Consider an Option<u64>. The core::mem::size_of function tells us that a single Option<u64> takes up 16 bytes of memory! The first 8 bytes belong to the u64 itself while the other 8 bytes belong to the enum discriminant. Again, this is rather wasteful.

To resolve the enum discriminant overhead, the standard library provides the core::num::NonZeroU64 type. The NonZeroU64 is a zero-cost wrapper for u64 that is assumed to be non-zero (as its name suggests).

This assumption makes NonZeroU64 eligible for the nullable pointer optimization. That is, an Option<NonZeroU64> is None if it contains 0; otherwise, it is the Some variant (which has a valid non-zero value). We may thus remove the overhead since the value already implicitly encodes the discriminant. An Option<NonZeroU64> is now just 8 bytes!

use core::{mem::size_of, num::NonZeroU64};
assert_eq!(size_of::<Option<u64>>(), 16);
assert_eq!(size_of::<Option<NonZeroU64>>(), 8);

For this reason, a direct-address table which internally uses an array of Option<T> values will inevitably consume more memory than necessary. Unless the inner type is conveniently eligible for the nullable pointer optimization, the enum discriminant overhead will (at most) double the memory footprint.

A New Crate is Born!

However, not all hope is lost. Observe that the discriminant for the Option type may actually be stored as a single bit. Therefore, it is possible to store multiple discriminants (for an array of optional values) in a single bit mask. This is exactly the abstraction that the option-block crate provides.

This crate provides five primitives: Block8, Block16, Block32, Block64, and Block128. As its name suggests, a Block8 is a block of at most 8 optional values, where the internal bit mask is a u8 (one for each cell). The rest of the primitives are basically the 16-, 32-, 64-, and 128-element analogs of the Block8.

use core::mem::size_of;
use option_block::Block16;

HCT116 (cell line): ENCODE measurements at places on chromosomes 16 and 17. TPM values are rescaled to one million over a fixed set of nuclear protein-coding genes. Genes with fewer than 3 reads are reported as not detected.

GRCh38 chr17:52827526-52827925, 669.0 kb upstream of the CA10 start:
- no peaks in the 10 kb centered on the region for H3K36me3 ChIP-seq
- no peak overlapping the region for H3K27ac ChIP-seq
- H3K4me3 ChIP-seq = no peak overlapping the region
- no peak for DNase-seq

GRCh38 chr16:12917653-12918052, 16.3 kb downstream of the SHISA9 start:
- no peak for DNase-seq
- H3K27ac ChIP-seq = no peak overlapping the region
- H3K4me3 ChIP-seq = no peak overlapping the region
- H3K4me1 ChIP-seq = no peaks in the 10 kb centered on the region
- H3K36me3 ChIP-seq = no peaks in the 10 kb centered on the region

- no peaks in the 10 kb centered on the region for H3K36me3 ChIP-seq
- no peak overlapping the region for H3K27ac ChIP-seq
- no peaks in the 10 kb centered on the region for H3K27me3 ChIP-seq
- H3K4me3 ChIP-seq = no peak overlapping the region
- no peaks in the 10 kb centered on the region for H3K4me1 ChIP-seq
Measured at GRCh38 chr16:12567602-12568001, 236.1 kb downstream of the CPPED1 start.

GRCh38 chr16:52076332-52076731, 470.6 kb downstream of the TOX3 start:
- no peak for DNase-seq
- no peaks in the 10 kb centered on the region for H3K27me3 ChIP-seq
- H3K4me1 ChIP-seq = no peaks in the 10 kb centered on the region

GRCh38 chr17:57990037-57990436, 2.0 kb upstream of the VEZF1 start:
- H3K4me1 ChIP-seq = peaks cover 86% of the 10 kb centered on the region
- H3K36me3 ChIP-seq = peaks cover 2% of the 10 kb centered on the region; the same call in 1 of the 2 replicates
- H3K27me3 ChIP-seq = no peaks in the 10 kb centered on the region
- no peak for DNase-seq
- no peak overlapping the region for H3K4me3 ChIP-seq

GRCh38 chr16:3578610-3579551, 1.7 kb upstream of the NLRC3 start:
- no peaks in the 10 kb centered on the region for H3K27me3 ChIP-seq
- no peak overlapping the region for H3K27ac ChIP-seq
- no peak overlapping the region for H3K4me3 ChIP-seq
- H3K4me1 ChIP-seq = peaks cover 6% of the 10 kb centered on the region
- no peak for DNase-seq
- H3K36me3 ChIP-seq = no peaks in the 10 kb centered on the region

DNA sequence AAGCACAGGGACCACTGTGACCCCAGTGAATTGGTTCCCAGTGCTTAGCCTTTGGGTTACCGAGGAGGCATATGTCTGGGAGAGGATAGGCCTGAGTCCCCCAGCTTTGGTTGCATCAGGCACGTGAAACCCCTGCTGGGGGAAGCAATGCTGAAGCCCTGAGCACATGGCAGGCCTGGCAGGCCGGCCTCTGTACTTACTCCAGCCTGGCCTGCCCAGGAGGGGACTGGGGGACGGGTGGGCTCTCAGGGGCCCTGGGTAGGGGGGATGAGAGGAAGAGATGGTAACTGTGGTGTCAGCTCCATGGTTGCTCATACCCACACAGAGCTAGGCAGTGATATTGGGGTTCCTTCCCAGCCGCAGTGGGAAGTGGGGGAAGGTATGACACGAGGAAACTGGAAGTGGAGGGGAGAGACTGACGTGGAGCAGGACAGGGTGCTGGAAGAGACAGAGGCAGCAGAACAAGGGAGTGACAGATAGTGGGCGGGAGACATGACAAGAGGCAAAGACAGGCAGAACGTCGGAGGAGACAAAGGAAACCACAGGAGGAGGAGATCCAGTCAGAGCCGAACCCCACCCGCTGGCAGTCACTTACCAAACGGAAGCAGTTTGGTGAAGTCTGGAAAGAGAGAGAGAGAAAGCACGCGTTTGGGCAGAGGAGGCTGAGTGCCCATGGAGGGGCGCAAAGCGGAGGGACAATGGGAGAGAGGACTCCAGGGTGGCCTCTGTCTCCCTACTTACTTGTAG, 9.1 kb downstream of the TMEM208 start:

assert_eq!(size_of::<[Option<u16>; 16]>(), 64);
assert_eq!(size_of::<Block16<u16>>(), 34);

Implementation Details

Further internal details are explained in narrative format in a supplementary article titled “Dipping Toes into Unsafe Code”.

Stack Limitations

Since option-block allocates on the stack, one must handle the Block64 and Block128 types with care. In the extreme case of the Block128 type, it allocates 128 instances of the inner data type plus 16 more bytes for the bit mask. Stack memory usage can easily skyrocket if too many are created. Thus, it is advised to use the larger block variants sparingly.


By-value and by-reference iterator objects for the various block variants. Note that these types cannot be used directly. They are simply part of the public interface just in case one needs to explicitly “name” the iterator object in their code.


A fixed block of optionals masked by a u8, which may thus contain at most 8 elements.

A fixed block of optionals masked by a u16, which may thus contain at most 16 elements.

A fixed block of optionals masked by a u32, which may thus contain at most 32 elements.

A fixed block of optionals masked by a u64, which may thus contain at most 64 elements.

A fixed block of optionals masked by a u128, which may thus contain at most 128 elements.